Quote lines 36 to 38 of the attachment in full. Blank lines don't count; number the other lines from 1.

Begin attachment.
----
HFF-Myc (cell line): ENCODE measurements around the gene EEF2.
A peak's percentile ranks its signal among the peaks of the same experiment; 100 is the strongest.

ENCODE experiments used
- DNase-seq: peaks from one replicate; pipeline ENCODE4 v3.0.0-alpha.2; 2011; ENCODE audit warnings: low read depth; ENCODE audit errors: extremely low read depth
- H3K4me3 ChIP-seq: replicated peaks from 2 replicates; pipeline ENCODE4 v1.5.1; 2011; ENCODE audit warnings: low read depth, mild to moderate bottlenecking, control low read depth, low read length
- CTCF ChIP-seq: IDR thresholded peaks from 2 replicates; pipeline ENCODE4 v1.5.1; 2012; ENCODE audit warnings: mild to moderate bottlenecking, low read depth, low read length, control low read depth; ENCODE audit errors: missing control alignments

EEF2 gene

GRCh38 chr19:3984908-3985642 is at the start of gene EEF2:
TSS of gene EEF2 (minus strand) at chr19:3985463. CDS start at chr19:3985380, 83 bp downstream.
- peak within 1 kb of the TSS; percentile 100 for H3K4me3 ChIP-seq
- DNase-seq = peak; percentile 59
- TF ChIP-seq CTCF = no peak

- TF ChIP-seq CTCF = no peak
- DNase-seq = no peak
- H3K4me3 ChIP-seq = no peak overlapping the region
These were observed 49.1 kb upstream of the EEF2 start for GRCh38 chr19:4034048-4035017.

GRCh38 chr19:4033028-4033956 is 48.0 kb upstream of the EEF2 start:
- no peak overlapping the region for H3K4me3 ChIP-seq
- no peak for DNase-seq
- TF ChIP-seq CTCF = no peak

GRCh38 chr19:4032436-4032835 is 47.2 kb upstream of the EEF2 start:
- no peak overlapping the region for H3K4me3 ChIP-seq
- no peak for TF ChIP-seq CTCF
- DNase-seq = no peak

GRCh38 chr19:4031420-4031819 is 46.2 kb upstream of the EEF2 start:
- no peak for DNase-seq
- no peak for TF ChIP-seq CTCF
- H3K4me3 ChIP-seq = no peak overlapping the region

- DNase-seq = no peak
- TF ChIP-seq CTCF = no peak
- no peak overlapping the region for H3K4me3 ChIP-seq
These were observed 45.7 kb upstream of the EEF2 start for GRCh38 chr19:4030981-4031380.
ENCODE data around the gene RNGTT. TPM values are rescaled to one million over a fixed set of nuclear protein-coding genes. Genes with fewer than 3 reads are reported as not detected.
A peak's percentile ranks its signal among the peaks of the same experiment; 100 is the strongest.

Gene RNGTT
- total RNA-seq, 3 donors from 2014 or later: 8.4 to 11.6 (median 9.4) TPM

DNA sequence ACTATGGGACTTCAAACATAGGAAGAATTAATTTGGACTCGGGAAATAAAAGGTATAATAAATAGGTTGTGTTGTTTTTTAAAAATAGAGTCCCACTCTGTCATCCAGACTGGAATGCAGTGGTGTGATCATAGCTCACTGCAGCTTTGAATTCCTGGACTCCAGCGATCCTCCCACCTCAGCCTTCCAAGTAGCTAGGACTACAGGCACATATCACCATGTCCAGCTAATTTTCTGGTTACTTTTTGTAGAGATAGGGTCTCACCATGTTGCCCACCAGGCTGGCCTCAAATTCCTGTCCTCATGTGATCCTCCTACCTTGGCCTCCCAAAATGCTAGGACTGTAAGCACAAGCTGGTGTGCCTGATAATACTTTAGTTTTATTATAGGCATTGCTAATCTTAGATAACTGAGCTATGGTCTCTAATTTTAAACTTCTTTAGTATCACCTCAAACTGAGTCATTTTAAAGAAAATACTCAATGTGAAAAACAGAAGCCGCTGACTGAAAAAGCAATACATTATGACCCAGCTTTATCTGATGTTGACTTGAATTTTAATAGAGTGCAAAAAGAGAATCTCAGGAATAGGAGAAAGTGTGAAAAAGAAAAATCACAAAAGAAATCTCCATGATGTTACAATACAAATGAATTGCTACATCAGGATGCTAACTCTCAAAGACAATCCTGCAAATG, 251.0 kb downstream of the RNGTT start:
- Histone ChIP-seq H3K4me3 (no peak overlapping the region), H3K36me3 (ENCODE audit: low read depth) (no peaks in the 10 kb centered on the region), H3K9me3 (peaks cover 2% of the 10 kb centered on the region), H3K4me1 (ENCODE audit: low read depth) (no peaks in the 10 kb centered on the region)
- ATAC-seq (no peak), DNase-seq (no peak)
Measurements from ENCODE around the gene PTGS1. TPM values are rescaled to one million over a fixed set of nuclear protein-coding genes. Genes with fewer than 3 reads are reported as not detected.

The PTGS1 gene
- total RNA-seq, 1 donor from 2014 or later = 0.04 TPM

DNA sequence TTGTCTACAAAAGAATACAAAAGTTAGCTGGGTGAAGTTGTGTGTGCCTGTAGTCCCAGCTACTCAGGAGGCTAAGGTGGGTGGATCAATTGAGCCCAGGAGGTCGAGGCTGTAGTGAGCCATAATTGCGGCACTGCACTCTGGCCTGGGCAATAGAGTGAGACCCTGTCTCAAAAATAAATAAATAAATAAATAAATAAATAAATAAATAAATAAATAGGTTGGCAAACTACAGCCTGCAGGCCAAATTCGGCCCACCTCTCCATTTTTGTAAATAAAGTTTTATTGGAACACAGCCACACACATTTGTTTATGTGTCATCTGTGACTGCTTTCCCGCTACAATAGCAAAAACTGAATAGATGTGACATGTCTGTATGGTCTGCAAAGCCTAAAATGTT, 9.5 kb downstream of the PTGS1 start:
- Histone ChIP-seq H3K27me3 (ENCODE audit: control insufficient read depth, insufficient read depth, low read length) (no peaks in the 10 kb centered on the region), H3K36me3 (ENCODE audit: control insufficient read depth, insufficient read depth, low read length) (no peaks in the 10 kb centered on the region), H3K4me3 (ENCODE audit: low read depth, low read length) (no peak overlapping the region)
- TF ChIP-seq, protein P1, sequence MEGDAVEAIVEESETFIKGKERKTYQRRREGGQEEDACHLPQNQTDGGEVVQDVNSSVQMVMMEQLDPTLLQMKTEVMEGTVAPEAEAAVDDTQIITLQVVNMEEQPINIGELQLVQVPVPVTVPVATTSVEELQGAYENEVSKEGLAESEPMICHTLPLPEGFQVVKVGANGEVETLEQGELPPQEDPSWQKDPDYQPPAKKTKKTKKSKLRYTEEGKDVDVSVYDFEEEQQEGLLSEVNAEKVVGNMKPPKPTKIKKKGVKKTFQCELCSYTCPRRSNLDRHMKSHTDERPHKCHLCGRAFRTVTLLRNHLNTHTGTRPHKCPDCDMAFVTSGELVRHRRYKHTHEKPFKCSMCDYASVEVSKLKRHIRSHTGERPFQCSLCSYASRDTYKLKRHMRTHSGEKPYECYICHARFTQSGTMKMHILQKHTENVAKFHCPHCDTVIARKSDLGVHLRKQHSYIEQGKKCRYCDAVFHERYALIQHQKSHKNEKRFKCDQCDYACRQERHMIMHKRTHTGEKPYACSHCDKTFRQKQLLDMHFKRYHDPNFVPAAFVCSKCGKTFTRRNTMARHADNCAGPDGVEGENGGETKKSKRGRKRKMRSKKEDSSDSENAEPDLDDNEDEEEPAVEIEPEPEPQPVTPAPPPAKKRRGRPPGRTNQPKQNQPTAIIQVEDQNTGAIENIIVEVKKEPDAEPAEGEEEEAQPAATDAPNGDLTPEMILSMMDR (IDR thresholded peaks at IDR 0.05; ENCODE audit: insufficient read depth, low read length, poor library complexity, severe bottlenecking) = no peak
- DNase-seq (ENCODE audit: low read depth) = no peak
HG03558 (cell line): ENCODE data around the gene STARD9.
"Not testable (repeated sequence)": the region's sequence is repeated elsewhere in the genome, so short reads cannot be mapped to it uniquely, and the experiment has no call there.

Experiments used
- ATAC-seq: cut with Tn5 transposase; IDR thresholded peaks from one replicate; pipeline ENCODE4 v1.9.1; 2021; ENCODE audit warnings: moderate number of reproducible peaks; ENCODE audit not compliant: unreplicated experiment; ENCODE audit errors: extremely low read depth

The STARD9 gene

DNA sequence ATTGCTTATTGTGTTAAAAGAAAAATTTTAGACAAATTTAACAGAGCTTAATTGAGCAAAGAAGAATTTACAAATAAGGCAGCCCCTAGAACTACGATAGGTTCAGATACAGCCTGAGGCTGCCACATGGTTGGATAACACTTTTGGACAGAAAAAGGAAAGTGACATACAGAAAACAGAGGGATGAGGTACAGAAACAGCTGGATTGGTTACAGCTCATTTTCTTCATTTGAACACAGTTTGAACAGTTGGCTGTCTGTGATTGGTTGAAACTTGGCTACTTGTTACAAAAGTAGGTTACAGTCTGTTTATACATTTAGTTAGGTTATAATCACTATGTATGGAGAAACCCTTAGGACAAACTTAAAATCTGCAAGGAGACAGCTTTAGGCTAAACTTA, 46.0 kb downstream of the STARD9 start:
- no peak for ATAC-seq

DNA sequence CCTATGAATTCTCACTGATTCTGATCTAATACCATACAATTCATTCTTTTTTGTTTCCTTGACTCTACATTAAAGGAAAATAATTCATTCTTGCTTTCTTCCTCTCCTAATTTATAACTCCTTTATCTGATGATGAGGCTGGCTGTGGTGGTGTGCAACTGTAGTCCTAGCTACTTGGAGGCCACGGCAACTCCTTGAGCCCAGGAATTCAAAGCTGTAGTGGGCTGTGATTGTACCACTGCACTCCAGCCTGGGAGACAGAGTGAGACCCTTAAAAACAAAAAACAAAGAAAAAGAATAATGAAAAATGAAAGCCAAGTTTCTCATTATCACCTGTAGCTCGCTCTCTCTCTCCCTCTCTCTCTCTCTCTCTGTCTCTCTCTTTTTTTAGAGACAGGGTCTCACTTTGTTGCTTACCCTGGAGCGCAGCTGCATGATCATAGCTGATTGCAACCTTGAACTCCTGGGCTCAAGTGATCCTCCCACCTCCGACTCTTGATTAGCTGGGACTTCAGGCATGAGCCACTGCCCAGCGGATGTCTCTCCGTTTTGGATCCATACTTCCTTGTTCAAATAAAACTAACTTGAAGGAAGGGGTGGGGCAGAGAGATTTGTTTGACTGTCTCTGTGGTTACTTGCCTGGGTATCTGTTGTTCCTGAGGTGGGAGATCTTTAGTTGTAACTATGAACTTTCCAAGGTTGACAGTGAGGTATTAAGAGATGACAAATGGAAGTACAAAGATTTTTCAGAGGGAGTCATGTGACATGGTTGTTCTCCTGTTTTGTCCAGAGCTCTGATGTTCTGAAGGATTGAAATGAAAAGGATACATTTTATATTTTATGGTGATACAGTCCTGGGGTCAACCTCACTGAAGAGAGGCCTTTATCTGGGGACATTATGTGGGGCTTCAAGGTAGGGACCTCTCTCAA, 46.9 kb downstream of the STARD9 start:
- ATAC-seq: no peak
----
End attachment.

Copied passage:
- total RNA-seq, 3 donors from 2014 or later: 8.4 to 11.6 (median 9.4) TPM

DNA sequence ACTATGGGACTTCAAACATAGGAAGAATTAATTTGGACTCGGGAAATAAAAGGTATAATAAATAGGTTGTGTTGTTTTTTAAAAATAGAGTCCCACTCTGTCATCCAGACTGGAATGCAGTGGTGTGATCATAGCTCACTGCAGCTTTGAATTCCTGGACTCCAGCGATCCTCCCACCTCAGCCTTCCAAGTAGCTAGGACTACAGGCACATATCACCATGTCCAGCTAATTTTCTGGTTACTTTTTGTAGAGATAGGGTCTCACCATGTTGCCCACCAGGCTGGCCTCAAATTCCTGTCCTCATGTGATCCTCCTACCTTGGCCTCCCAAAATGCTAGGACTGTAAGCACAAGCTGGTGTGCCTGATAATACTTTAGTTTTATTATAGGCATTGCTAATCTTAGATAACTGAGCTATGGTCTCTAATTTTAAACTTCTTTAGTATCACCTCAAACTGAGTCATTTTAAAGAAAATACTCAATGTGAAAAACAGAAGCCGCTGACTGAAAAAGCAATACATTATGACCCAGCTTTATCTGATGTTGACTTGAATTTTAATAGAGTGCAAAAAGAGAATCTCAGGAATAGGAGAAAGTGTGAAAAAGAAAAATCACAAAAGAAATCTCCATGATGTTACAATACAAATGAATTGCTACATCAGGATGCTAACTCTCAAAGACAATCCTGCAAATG, 251.0 kb downstream of the RNGTT start:
- Histone ChIP-seq H3K4me3 (no peak overlapping the region), H3K36me3 (ENCODE audit: low read depth) (no peaks in the 10 kb centered on the region), H3K9me3 (peaks cover 2% of the 10 kb centered on the region), H3K4me1 (ENCODE audit: low read depth) (no peaks in the 10 kb centered on the region)